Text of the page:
Sometimes, the Cailleach is thought to have kidnapped the maiden of summer, Grainne, and is keeping her hostage through the cold months. For the Celts, there were only two seasons, winter and summer. The Cailleach rules from Samhain through Imbolc and Grainne rules from Imbolc through Samhain. This really sounds like a female version of the Holly and Oak kings myth that has been embraced by many Wiccans as part of their ritual mythology.
However, whether or not the version you read includes Grainne, the Cailleach is the Hag of winter and is holding the land in her icy grip (like a female Jack Frost) . The weather specifically on Imbolc is very important for divining how long the Cailleach’s grip will remain. If the weather is fair and sunny, then winter will continue to be long and harsh; if the day is grey, blustery and/or stormy one can expect a more expedient departure of the cold weather.
Sounds familiar doesn’t it? The question is why? All the logic in your brain screams that it should be the other way. Well, in the Scottish myth, if the day of Imbolc is fair and sunny, the Cailleach has “turned off” winter for the day so she can go out and collect more firewood for the long, dark time ahead. If the day is grey and cold, then she has decided to stay by her warm fire and will run out of firewood sooner so she will have to let spring come.
The lore of why winter is longer if Phil sees his shadow doesn’t get explained. Looking at the myth of the Cailleach gives insight we might not otherwise have.
I’ve been known to move Imbolc between the first and second depending on my schedule and mood. If possible, I’d have gathered snow that fell on Yule to melt in a dish with a red candle on Imbolc (no such luck this year) . One of my old college friends used to skip class every holiday except Imbolc. He was a history major and felt it honored Brigid (a goddess of bards) to be in class that day. Bardic poetry not only chronicled myth, but the history of the people.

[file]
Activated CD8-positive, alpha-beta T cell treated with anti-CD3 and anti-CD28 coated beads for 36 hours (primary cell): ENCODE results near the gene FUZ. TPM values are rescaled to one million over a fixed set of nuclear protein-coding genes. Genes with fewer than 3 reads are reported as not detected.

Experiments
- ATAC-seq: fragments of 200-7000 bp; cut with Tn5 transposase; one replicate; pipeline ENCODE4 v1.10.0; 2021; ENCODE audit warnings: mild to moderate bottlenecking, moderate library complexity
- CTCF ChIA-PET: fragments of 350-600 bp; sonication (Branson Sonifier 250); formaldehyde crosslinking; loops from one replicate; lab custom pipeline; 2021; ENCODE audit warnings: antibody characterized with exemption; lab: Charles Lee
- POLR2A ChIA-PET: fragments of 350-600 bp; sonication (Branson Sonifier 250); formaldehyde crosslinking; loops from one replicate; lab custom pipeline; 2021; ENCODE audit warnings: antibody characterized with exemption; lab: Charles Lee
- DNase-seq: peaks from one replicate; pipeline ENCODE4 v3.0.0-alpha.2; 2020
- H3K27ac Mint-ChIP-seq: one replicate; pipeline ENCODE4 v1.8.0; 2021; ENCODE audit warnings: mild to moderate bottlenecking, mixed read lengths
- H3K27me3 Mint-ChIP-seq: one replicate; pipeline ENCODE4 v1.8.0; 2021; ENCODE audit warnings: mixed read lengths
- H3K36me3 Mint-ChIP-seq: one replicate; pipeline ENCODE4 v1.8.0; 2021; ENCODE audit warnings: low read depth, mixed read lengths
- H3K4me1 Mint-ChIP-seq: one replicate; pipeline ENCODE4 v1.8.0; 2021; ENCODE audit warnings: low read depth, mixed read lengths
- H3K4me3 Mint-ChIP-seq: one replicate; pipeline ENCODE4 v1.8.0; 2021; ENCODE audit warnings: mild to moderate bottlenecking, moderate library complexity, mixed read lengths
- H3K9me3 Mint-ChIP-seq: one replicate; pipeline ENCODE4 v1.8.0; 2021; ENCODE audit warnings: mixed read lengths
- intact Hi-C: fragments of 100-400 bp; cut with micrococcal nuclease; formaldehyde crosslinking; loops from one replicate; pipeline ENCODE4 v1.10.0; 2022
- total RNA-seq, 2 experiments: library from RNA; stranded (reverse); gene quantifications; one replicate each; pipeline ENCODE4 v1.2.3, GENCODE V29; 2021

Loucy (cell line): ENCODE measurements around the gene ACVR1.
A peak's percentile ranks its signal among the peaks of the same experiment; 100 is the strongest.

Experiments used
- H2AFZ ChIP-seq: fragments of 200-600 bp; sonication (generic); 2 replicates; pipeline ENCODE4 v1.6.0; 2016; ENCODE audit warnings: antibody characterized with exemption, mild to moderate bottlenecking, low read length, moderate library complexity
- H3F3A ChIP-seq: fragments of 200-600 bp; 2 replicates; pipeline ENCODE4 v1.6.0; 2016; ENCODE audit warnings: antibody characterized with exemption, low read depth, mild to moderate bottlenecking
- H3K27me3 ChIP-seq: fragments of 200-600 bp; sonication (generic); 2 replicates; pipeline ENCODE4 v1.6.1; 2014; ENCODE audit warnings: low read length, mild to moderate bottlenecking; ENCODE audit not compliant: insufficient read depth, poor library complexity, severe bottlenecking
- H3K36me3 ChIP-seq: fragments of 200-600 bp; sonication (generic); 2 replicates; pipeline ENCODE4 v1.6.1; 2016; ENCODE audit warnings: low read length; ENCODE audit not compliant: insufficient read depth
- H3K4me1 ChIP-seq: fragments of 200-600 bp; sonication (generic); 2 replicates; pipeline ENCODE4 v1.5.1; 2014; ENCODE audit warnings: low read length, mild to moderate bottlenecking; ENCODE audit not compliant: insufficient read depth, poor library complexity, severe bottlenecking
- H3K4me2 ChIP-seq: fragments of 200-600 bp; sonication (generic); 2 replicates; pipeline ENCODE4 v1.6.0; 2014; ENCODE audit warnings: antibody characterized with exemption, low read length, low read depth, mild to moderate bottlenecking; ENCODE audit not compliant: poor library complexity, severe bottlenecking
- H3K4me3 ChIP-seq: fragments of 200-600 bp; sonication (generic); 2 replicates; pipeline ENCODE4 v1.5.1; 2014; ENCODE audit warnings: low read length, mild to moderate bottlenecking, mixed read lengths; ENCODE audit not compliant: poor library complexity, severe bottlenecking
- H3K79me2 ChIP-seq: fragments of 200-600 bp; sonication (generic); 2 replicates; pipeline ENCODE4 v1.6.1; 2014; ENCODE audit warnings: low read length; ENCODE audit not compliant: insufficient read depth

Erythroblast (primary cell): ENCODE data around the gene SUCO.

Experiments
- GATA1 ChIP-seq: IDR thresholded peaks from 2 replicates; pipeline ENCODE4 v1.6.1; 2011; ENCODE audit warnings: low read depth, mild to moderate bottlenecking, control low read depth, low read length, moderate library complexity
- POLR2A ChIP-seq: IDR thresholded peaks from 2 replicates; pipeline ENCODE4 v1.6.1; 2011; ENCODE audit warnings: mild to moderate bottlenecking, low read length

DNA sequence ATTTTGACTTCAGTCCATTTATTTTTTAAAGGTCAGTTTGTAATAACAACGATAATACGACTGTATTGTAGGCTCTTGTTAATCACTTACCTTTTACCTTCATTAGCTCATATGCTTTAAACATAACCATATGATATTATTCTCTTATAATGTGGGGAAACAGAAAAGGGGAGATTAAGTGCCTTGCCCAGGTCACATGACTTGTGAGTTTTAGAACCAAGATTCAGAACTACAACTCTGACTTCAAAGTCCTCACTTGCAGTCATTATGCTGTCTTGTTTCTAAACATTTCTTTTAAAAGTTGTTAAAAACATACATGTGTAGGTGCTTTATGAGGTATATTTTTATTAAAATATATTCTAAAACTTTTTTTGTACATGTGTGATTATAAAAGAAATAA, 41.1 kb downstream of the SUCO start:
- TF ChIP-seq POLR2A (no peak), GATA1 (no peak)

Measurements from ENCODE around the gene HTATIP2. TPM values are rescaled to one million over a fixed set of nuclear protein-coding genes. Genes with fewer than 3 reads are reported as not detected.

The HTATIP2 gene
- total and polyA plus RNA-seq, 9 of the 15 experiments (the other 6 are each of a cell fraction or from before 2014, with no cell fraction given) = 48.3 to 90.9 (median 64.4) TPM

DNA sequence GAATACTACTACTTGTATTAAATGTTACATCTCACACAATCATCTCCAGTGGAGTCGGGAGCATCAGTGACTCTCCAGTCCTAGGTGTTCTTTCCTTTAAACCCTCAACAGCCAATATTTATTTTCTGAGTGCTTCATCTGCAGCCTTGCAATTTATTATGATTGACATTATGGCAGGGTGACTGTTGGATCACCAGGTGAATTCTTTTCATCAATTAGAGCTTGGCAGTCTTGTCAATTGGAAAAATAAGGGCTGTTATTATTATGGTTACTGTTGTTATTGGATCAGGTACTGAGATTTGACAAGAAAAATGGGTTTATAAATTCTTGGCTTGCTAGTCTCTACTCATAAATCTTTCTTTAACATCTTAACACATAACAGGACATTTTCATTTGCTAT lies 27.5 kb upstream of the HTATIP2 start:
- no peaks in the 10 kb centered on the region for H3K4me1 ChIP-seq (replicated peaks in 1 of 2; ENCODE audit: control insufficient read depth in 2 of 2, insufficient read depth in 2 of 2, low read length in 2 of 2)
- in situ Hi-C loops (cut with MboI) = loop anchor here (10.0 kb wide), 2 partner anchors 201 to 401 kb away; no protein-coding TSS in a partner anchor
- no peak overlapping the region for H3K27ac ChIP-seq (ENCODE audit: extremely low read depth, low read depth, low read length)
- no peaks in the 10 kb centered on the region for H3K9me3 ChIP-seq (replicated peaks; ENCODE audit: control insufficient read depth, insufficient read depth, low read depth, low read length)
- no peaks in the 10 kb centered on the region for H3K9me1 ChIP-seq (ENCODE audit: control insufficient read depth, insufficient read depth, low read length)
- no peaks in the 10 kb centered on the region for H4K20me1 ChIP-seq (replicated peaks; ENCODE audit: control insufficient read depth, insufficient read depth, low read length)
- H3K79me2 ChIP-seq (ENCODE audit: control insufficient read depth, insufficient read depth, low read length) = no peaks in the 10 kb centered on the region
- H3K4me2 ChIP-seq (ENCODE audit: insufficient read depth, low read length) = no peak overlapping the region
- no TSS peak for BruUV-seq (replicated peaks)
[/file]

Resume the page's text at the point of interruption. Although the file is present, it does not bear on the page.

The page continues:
Lora O’Brien in Irish Witchcraft from an Irish Witch suggests using the energy of this holiday to spring clean and cleanse the bad energy from the house so that the spring starts off fresh and new. I can understand the sentiment, but it doesn’t feel like spring to me yet. The hope of spring is there, but the signs are usually a ways off (the first robin to return, the buds of new leaves appearing on the trees) . In fact, February in my region tends to be the most active for winter weather. If I’m considering trying an apartment garden, Imbolc is usually when I try to plan what I might be able to grow that year (don’t get your hopes up, my apartment gardens have all been failures, I always hope the “this year will be different” but my brown thumb always wins) . That’s about as hopeful as I get for spring at Imbolc.
I hope everyone has a cozy Imbolc and that the fires of inspiration will light the way into a bright year for all of us.
The Guises of the Morrigan by David Rankine and Sorita D'Este
Irish Witchcraft from an Irish Witch by Lora O'Brien
The Magical Household by Scott Cunningham and David Harrington
Dancing with the Sun by Yasmine Galenorn
Location: Sunbury, Pennsylvania